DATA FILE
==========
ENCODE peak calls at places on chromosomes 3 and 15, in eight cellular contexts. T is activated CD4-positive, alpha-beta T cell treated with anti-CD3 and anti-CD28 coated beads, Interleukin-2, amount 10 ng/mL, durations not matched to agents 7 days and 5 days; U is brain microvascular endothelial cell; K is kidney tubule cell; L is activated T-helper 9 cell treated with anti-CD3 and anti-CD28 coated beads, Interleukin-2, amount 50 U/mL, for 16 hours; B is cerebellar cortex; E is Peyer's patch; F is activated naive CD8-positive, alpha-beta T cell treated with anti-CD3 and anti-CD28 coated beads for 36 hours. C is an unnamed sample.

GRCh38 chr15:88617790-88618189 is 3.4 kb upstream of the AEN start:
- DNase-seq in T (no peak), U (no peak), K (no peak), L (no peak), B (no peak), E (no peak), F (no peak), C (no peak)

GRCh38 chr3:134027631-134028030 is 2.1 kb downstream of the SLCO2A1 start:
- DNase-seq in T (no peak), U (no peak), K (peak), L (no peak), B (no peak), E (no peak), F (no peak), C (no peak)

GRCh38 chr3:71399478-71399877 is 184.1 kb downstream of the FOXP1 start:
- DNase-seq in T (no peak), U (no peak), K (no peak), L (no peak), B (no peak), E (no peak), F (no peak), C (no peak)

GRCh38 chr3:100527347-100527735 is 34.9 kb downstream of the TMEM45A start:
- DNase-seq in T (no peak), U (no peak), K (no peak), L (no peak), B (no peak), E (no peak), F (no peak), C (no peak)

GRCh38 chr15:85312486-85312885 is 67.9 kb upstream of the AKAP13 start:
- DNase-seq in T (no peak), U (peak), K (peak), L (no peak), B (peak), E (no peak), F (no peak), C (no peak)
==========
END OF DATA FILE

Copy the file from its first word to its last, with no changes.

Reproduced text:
ENCODE peak calls at places on chromosomes 3 and 15, in eight cellular contexts. T is activated CD4-positive, alpha-beta T cell treated with anti-CD3 and anti-CD28 coated beads, Interleukin-2, amount 10 ng/mL, durations not matched to agents 7 days and 5 days; U is brain microvascular endothelial cell; K is kidney tubule cell; L is activated T-helper 9 cell treated with anti-CD3 and anti-CD28 coated beads, Interleukin-2, amount 50 U/mL, for 16 hours; B is cerebellar cortex; E is Peyer's patch; F is activated naive CD8-positive, alpha-beta T cell treated with anti-CD3 and anti-CD28 coated beads for 36 hours. C is an unnamed sample.

GRCh38 chr15:88617790-88618189 is 3.4 kb upstream of the AEN start:
- DNase-seq in T (no peak), U (no peak), K (no peak), L (no peak), B (no peak), E (no peak), F (no peak), C (no peak)

GRCh38 chr3:134027631-134028030 is 2.1 kb downstream of the SLCO2A1 start:
- DNase-seq in T (no peak), U (no peak), K (peak), L (no peak), B (no peak), E (no peak), F (no peak), C (no peak)

GRCh38 chr3:71399478-71399877 is 184.1 kb downstream of the FOXP1 start:
- DNase-seq in T (no peak), U (no peak), K (no peak), L (no peak), B (no peak), E (no peak), F (no peak), C (no peak)

GRCh38 chr3:100527347-100527735 is 34.9 kb downstream of the TMEM45A start:
- DNase-seq in T (no peak), U (no peak), K (no peak), L (no peak), B (no peak), E (no peak), F (no peak), C (no peak)

GRCh38 chr15:85312486-85312885 is 67.9 kb upstream of the AKAP13 start:
- DNase-seq in T (no peak), U (peak), K (peak), L (no peak), B (peak), E (no peak), F (no peak), C (no peak)